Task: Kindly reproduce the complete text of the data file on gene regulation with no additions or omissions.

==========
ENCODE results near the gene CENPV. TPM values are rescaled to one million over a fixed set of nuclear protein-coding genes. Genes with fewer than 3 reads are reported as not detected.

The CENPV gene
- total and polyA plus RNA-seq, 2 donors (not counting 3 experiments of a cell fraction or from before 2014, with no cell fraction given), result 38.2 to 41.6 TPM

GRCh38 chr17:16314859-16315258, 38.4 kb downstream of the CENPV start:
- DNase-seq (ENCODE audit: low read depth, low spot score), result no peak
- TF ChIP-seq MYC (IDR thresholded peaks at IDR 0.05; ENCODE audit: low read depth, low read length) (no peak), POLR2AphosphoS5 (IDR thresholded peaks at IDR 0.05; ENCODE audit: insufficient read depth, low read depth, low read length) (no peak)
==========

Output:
ENCODE results near the gene CENPV. TPM values are rescaled to one million over a fixed set of nuclear protein-coding genes. Genes with fewer than 3 reads are reported as not detected.

The CENPV gene
- total and polyA plus RNA-seq, 2 donors (not counting 3 experiments of a cell fraction or from before 2014, with no cell fraction given), result 38.2 to 41.6 TPM

GRCh38 chr17:16314859-16315258, 38.4 kb downstream of the CENPV start:
- DNase-seq (ENCODE audit: low read depth, low spot score), result no peak
- TF ChIP-seq MYC (IDR thresholded peaks at IDR 0.05; ENCODE audit: low read depth, low read length) (no peak), POLR2AphosphoS5 (IDR thresholded peaks at IDR 0.05; ENCODE audit: insufficient read depth, low read depth, low read length) (no peak)